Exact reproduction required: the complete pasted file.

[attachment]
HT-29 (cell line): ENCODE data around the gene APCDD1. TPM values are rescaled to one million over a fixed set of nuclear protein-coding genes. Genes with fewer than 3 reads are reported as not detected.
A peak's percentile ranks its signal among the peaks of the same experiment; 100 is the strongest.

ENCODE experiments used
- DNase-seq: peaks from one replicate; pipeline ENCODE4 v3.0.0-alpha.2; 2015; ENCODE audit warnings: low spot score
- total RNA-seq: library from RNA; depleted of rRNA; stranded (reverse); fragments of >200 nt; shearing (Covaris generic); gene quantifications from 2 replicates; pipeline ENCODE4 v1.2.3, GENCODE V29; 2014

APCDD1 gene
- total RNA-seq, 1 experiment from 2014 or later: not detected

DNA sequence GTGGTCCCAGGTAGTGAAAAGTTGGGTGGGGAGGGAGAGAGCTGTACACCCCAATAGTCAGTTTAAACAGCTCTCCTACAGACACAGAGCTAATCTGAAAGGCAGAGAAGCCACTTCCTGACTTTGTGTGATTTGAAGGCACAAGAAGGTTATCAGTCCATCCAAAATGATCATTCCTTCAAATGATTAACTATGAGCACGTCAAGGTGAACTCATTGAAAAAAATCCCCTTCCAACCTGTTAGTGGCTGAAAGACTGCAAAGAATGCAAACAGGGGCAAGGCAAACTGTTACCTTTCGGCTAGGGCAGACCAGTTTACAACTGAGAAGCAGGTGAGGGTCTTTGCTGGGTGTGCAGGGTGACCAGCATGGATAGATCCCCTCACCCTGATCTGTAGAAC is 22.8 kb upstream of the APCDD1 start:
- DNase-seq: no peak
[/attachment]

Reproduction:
HT-29 (cell line): ENCODE data around the gene APCDD1. TPM values are rescaled to one million over a fixed set of nuclear protein-coding genes. Genes with fewer than 3 reads are reported as not detected.
A peak's percentile ranks its signal among the peaks of the same experiment; 100 is the strongest.

ENCODE experiments used
- DNase-seq: peaks from one replicate; pipeline ENCODE4 v3.0.0-alpha.2; 2015; ENCODE audit warnings: low spot score
- total RNA-seq: library from RNA; depleted of rRNA; stranded (reverse); fragments of >200 nt; shearing (Covaris generic); gene quantifications from 2 replicates; pipeline ENCODE4 v1.2.3, GENCODE V29; 2014

APCDD1 gene
- total RNA-seq, 1 experiment from 2014 or later: not detected

DNA sequence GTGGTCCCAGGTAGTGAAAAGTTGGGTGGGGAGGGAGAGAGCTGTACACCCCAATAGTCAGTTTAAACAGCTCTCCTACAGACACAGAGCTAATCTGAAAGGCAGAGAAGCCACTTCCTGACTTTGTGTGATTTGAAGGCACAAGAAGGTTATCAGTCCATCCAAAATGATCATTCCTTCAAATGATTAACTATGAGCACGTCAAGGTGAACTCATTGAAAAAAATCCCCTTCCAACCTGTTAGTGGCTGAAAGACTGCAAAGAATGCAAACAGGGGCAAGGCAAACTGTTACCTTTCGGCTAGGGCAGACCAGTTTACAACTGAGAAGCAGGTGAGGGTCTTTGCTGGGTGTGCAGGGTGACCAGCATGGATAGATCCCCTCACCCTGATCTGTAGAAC is 22.8 kb upstream of the APCDD1 start:
- DNase-seq: no peak